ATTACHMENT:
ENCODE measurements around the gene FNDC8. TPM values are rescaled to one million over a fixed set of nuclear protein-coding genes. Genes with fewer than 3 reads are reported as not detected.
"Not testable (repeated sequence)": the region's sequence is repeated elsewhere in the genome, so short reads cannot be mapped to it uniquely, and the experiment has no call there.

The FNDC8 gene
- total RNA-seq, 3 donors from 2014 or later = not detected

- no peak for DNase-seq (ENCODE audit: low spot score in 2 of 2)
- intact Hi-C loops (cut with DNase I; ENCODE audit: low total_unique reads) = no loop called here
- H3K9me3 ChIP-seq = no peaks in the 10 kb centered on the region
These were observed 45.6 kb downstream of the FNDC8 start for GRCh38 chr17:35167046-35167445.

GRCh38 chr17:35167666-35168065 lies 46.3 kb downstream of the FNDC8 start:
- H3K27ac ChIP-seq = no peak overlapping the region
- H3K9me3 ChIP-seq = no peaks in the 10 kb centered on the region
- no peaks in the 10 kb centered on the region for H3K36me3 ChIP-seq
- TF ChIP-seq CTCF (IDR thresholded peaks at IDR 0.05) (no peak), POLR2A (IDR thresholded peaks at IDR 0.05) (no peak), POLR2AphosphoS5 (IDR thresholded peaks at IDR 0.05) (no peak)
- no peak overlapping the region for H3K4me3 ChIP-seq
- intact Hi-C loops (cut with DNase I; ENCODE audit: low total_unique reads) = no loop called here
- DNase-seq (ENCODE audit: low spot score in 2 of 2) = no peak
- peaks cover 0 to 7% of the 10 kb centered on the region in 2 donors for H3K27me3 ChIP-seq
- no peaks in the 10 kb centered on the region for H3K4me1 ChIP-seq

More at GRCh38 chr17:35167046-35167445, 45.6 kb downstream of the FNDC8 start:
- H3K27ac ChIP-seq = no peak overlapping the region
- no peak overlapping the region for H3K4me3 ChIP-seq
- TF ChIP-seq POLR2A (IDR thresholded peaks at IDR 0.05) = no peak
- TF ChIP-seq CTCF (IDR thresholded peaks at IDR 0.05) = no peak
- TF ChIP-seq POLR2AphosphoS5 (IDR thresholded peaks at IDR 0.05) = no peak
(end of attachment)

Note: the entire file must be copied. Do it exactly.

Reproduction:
ENCODE measurements around the gene FNDC8. TPM values are rescaled to one million over a fixed set of nuclear protein-coding genes. Genes with fewer than 3 reads are reported as not detected.
"Not testable (repeated sequence)": the region's sequence is repeated elsewhere in the genome, so short reads cannot be mapped to it uniquely, and the experiment has no call there.

The FNDC8 gene
- total RNA-seq, 3 donors from 2014 or later = not detected

- no peak for DNase-seq (ENCODE audit: low spot score in 2 of 2)
- intact Hi-C loops (cut with DNase I; ENCODE audit: low total_unique reads) = no loop called here
- H3K9me3 ChIP-seq = no peaks in the 10 kb centered on the region
These were observed 45.6 kb downstream of the FNDC8 start for GRCh38 chr17:35167046-35167445.

GRCh38 chr17:35167666-35168065 lies 46.3 kb downstream of the FNDC8 start:
- H3K27ac ChIP-seq = no peak overlapping the region
- H3K9me3 ChIP-seq = no peaks in the 10 kb centered on the region
- no peaks in the 10 kb centered on the region for H3K36me3 ChIP-seq
- TF ChIP-seq CTCF (IDR thresholded peaks at IDR 0.05) (no peak), POLR2A (IDR thresholded peaks at IDR 0.05) (no peak), POLR2AphosphoS5 (IDR thresholded peaks at IDR 0.05) (no peak)
- no peak overlapping the region for H3K4me3 ChIP-seq
- intact Hi-C loops (cut with DNase I; ENCODE audit: low total_unique reads) = no loop called here
- DNase-seq (ENCODE audit: low spot score in 2 of 2) = no peak
- peaks cover 0 to 7% of the 10 kb centered on the region in 2 donors for H3K27me3 ChIP-seq
- no peaks in the 10 kb centered on the region for H3K4me1 ChIP-seq

More at GRCh38 chr17:35167046-35167445, 45.6 kb downstream of the FNDC8 start:
- H3K27ac ChIP-seq = no peak overlapping the region
- no peak overlapping the region for H3K4me3 ChIP-seq
- TF ChIP-seq POLR2A (IDR thresholded peaks at IDR 0.05) = no peak
- TF ChIP-seq CTCF (IDR thresholded peaks at IDR 0.05) = no peak
- TF ChIP-seq POLR2AphosphoS5 (IDR thresholded peaks at IDR 0.05) = no peak